# AoC 2017 Day 9: Garbage Gobbler

### Source: Stream Processing

Part 1: An input stream can contain:

• groups are delimited by { and }, groups are nestable and may contain garbage or data (objects within a group are comma delimited)
• garbage is delimited by < and >, groups cannot be nested within garbage, a ! within garbage is an escape character: !> does not end a garbage segment

The score of a single group is equal to how many times it is nested (the innermost group of {{{}}} has score 3).

The score of a stream is the sum of the scores of all groups in that stream.

What is the total score of your input?

Since the groups can be nested, they can’t1 be parsed with regular expressions. The language is relatively simple enough that we could directly write a parser (keeping a stack of how deep we are currently nested in groups), but this sounds like a wonderful excuse to use the PyParsing module:

First, we want to define garbage, since it cannot have anything nested in it. Garbage works essentially like a string:

garbage = pp.Suppress(pp.QuotedString('<', escChar = '!', endQuoteChar='>'))


And then groups can contain either nested groups, garbage, or data:

group = pp.Forward()
data = pp.Regex(r'[^}]+')

group << pp.Group(
pp.Suppress('{')
+ pp.Optional(pp.delimitedList(group | garbage | data))
+ pp.Suppress('}')
)


We have to use Forward since groups can be nested within themselves.

With those definitions, we can put together a parsing function:

def parse(stream):
'''Implement a pyparsing parser for the stream format.'''

group = pp.Forward()
garbage = pp.Suppress(pp.QuotedString('<', escChar = '!', endQuoteChar='>'))
data = pp.Regex(r'[^}]+')

group << pp.Group(
pp.Suppress('{')
+ pp.Optional(pp.delimitedList(group | garbage | data))
+ pp.Suppress('}')
)

parser = (group | garbage)

data = parser.parseString(stream)
if data:
return data[0]


Now that we can parse the data, we can score it recursively:

def score_groups(data, depth = 1):
'''
The score of a group is equal to its depth.
The score of data is equal to the sum of its groups.
'''

if isinstance(data, pp.ParseResults):
data = data.asList()

if isinstance(data, list):
return depth + sum(score_groups(el, depth + 1) for el in data)
else:
return 0

total_score = 0

for line in lib.input():
data = parse(line)
total_score += score_groups(data)

print(total_score)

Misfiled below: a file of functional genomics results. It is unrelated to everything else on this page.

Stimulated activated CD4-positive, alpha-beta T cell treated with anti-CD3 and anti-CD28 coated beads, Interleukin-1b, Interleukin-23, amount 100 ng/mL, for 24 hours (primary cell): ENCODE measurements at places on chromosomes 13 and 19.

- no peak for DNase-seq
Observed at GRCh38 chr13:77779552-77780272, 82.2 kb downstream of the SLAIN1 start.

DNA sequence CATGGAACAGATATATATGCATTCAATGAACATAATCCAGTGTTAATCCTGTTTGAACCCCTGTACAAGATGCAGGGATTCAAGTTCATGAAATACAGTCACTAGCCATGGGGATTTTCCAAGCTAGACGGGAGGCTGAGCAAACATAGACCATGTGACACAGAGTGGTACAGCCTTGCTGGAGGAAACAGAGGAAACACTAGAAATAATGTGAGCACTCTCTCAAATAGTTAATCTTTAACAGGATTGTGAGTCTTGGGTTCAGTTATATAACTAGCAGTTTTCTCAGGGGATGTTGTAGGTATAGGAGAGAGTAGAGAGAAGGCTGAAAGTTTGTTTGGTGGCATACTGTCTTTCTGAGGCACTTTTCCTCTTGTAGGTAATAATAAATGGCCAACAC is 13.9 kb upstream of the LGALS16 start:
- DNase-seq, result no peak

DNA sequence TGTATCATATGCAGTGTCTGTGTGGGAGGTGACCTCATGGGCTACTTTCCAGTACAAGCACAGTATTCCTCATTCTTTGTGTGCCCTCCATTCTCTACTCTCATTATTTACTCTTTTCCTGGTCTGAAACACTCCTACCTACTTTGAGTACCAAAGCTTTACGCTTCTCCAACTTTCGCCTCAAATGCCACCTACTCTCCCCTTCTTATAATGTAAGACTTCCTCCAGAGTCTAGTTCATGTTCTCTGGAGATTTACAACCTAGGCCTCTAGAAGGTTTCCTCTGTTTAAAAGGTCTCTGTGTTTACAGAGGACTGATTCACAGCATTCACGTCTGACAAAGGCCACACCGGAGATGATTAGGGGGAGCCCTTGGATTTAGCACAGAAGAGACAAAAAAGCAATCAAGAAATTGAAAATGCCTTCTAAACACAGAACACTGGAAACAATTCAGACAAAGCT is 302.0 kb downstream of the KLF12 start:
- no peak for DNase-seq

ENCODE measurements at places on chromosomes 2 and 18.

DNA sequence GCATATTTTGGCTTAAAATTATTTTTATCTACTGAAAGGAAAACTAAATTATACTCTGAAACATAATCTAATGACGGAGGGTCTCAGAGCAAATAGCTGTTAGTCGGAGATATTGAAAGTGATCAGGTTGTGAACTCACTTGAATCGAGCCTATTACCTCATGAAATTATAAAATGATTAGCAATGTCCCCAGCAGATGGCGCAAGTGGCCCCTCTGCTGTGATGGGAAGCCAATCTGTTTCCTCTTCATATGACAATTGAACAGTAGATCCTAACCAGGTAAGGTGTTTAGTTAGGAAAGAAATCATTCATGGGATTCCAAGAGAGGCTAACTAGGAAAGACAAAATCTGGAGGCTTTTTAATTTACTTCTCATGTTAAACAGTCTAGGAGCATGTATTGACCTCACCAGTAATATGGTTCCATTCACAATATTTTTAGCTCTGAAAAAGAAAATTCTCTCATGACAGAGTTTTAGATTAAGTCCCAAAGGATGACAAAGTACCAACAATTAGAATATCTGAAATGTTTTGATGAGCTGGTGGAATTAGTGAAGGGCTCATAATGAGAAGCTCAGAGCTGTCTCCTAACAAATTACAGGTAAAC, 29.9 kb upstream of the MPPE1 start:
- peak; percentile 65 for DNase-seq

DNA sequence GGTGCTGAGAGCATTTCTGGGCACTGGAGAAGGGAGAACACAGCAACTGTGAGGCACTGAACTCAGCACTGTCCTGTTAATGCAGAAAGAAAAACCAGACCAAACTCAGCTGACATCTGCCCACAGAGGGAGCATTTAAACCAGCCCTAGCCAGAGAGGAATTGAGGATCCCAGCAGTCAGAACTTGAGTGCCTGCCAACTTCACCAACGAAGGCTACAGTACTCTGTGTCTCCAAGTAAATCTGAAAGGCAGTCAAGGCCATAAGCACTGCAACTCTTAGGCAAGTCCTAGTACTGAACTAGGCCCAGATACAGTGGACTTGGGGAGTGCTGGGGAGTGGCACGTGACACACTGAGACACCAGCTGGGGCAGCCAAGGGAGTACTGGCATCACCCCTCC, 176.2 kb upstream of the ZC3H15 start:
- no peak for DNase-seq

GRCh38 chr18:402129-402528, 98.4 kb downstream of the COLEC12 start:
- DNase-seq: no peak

It’s a bit complicated since PyParsing returns a custom object from the parser, but we can turn it to a list with asList.

Part 2: How many non-escaped garbage characters are there in your input?

This got more exciting than I expected since PyParsing.QuotedString doesn’t contain the escape characters, so we don’t actually know how many characters were escaped. That’s not at all what we want. So we have to write a custom parsing function. Since garbage cannot be nested, we can use regular expressions. To keep a count, I’m just going to use a global variable. So sue me. 😄

_last_garbage_count = 0

def parse(stream):
'''Implement a pyparsing parser for the stream format.'''

global _last_garbage_count
_last_garbage_count = 0

group = pp.Forward()
garbage = pp.Suppress(pp.Regex(r'<([^!>]|!.)*>').setParseAction(count_garbage))
data = pp.Regex(r'[^}]+')

group << pp.Group(
pp.Suppress('{')
+ pp.Optional(pp.delimitedList(group | garbage | data))
+ pp.Suppress('}')
)

parser = (group | garbage)
data = parser.parseString(stream)
if data:
return data[0]

total_score = 0
total_garbage = 0

for line in lib.input():
data = parse(line)

count = count_groups(data)
score = score_groups(data)
total_score += score

total_garbage += _last_garbage_count

print('score: {}, garbage: {}'.format(total_score, total_garbage))


It’s a big ugly (with the global variable), but so it goes.

\$ python3 run-all.py day-09

day-09  python3 garbage-gobbler.py input.txt    0.5247189998626709      score: 16021, garbage: 7685


1. Well… shouldn’t. If you know ahead of time how deep the groups are going to be nested in practice, it’s possible. Ugly. But possible. ↩︎